Key Takeaways

  • The two settled enforcement actions demonstrate that the SEC and other regulators will investigate companies’ purported use of AI. The Director of the SEC’s Division of Enforcement, Gurbir S. Grewal, confirmed at a conference that the enforcement actions against Delphia and Global Predictions were only the start of the regulator’s action against misuse of AI, including allegations of AI washing.
  • Regulators will monitor AI-related disclosures by public companies, investment advisers, fund managers, broker-dealers, asset managers, financial firms and other registered entities. Regulators will seek to enforce against those making false or misleading statements about their AI use or capabilities.
  • Public companies, investment advisers, and other registered entities should be alert to this increased scrutiny and those tasked with reviewing disclosures should have access to expertise on the specific AI technology that the business provides so that they can adequately review the accuracy of any statements (whether in disclosures, press releases, or on social media) about their AI capabilities and use.

Usman Sheikh is Chair of the Blockchain & Fintech Practice. He is a Transactional Partner in Baker McKenzie's Toronto office and is also a member of the Firm's Litigation and Government Enforcement Practice Group. A highly regarded thought leader on blockchain and distributed ledger technology, Usman has briefed the offices of several prime ministers, as well as ministers, on blockchain's disruptive power, and is regularly invited to speak to business leaders and at global blockchain conferences throughout the world. Usman was named as one of the "Top 25 Most Influential Lawyers" by Canadian Lawyer (2018) and as one of the top FinTech lawyers in Canada (Band 1) by Chambers for four consecutive years (2020 - 2023). Most recently, he was recognized in Toronto Life's The Influentials 2021 list, an annual feature that highlights Toronto's most influential people over the last 12 months. Author of over 25 legal and academic publications, Usman is set to publish The Law of Blockchain Technology (Thomson Reuters) in 2023. As a global thought leader on blockchain's disruptive power, Usman has lectured at the International Monetary Fund (IMF), the Bank for International Settlements (BIS), the Financial Stability Board (FSB) and the Monetary Authority of Singapore (MAS). He has also co-lectured with the heads of blockchain for Nasdaq and the TMX, and has also presented to the Investment Industry Regulatory Organization of Canada (IIROC), the Mutual Fund Dealers Association (MFDA), the Law Society of Ontario (LSO), the Royal Canadian Mounted Police (RCMP), the Chartered Professional Accountants of Canada (CPA), and several other regulatory organizations. Since 2019, Usman has also been serving as an Adjunct Professor with the University of Toronto (Faculty of Law), teaching a course entitled "Blockchain, Digital Assets, and the Law". Usman regularly advises clients on FinTech, blockchain and digital asset matters, both on corporate and litigation cases. He has provided legal counsel on cutting-edge token sales, NFTs, crypto asset trading platforms (aka currency exchanges), blockchain / FinTech mergers & acquisitions and cybersecurity breaches. He has also served as counsel on many of the most prominent and novel crypto litigation matters in Canada. Over the years, Usman's clients have included Canada's largest banks and stock exchanges, co-founders of Ethereum, supranational organizations, 12 of the largest crypto assets in the world, DeFi protocols, metaverse projects, as well as several fintech pioneers.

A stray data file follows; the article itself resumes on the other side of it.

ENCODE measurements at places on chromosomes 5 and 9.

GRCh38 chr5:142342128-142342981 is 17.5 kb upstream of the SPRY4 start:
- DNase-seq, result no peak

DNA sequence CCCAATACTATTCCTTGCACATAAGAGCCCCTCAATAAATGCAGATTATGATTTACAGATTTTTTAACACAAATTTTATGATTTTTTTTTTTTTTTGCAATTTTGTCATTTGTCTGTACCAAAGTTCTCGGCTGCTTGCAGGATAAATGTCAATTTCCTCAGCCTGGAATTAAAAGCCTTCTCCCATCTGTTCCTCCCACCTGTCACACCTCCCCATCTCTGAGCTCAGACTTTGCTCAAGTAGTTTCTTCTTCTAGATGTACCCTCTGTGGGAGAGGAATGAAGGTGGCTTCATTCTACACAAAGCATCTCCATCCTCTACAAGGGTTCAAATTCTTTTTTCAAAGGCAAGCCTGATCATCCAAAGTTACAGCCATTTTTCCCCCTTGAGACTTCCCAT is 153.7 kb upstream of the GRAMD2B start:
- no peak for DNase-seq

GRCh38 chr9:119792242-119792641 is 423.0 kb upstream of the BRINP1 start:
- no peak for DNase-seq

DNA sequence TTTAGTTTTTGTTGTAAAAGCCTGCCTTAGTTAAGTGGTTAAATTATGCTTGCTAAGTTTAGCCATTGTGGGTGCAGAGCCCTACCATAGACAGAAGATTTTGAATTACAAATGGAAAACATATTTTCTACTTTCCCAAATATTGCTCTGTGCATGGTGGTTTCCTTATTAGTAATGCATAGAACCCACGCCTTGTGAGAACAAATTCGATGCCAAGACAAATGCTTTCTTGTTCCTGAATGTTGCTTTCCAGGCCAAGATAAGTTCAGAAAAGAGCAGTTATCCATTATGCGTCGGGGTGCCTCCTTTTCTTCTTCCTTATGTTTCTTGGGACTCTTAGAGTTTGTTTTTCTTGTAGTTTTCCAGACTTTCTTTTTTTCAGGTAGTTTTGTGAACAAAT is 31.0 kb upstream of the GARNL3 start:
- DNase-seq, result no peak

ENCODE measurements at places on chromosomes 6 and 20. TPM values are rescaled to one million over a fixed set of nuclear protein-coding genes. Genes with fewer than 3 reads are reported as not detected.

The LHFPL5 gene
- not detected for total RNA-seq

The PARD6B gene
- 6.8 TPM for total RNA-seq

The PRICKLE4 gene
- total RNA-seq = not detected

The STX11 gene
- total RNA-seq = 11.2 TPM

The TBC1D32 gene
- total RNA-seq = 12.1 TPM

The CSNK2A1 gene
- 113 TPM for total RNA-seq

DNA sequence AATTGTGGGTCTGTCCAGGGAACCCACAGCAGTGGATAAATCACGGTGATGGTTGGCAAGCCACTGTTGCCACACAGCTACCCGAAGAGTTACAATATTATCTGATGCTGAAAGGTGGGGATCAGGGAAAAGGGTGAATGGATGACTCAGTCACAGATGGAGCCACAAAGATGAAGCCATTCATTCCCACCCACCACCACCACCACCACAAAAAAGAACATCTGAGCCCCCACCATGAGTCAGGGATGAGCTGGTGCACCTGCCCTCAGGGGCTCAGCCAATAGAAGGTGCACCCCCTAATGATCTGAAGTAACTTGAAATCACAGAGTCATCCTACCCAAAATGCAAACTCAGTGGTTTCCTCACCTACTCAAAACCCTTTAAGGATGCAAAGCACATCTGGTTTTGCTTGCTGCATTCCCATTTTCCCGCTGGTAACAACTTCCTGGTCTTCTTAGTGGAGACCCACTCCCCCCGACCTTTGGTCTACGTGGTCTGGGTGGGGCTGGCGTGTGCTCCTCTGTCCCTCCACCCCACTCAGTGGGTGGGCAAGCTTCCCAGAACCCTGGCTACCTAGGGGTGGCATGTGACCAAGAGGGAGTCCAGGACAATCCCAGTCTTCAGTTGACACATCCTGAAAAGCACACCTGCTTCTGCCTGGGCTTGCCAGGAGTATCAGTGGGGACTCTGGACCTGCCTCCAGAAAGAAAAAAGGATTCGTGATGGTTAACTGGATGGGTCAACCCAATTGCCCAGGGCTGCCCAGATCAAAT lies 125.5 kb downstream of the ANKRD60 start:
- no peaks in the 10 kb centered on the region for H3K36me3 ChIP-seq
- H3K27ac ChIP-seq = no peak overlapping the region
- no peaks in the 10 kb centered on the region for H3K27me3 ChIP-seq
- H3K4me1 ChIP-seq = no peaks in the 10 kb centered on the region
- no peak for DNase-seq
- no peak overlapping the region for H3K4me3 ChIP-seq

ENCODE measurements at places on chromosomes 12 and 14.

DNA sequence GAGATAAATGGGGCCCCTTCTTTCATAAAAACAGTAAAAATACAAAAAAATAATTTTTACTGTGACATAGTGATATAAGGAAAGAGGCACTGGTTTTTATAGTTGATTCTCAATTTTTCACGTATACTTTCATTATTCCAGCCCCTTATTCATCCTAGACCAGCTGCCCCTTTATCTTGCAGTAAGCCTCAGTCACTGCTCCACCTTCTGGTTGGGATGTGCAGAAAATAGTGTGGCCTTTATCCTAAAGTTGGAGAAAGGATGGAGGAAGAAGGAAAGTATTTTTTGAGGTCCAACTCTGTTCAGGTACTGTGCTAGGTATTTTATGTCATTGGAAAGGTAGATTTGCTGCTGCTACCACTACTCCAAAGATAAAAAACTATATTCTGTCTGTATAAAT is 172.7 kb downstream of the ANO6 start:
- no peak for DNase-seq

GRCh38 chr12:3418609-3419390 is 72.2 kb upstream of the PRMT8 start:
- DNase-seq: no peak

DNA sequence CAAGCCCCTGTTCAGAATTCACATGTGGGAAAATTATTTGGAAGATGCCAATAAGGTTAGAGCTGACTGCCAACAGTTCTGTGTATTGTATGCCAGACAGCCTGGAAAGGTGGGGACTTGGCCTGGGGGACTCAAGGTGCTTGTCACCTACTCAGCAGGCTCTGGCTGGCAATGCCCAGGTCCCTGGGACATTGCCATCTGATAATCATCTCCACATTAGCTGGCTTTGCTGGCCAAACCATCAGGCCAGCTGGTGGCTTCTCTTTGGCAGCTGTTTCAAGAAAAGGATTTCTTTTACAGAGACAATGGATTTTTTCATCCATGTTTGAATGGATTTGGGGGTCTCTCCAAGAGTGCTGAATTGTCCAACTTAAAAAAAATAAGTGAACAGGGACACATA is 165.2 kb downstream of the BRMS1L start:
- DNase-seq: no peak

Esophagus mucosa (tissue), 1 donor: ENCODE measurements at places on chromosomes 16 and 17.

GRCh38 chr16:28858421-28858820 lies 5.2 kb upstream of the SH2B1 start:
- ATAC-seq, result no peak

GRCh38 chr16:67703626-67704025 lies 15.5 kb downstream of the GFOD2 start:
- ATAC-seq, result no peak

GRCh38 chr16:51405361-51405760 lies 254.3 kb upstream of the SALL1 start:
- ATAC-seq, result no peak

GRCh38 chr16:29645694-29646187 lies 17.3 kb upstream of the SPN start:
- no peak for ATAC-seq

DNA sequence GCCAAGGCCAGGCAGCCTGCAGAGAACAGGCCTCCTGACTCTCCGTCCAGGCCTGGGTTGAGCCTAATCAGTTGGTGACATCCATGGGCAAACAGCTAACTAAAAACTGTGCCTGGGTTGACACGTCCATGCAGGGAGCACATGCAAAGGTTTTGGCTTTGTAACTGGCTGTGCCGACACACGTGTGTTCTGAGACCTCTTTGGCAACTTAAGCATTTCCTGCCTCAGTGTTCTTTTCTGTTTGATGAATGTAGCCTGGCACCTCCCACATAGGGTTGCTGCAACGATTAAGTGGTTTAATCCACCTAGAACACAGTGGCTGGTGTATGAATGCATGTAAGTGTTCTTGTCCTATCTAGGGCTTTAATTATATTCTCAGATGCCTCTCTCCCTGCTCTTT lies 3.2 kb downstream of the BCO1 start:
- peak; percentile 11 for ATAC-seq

Jerome Tomas is Chair of the Firm's SEC and Financial Institutions Enforcement Group and co-chair of the North America Government Enforcement practice group. He has been recognized by Chambers for White Collar Crime & Government Investigations. He represents multinational companies faced with government investigations and conducts internal investigations to assess and remediate legal and compliance concerns in domestic and global operations. With his experience as a former member of the SEC Division of Enforcement’s Cyberforce, the agency’s internet and cyber fraud unit, Jerome regularly advises companies involved in data security breaches and incident response. Jerome now leads teams of lawyers to address government law enforcement perspectives and where necessary, meet and refute government legal theories of corporate and individual liability head-on, while also being pragmatic and business-oriented for management and boards to compete internationally.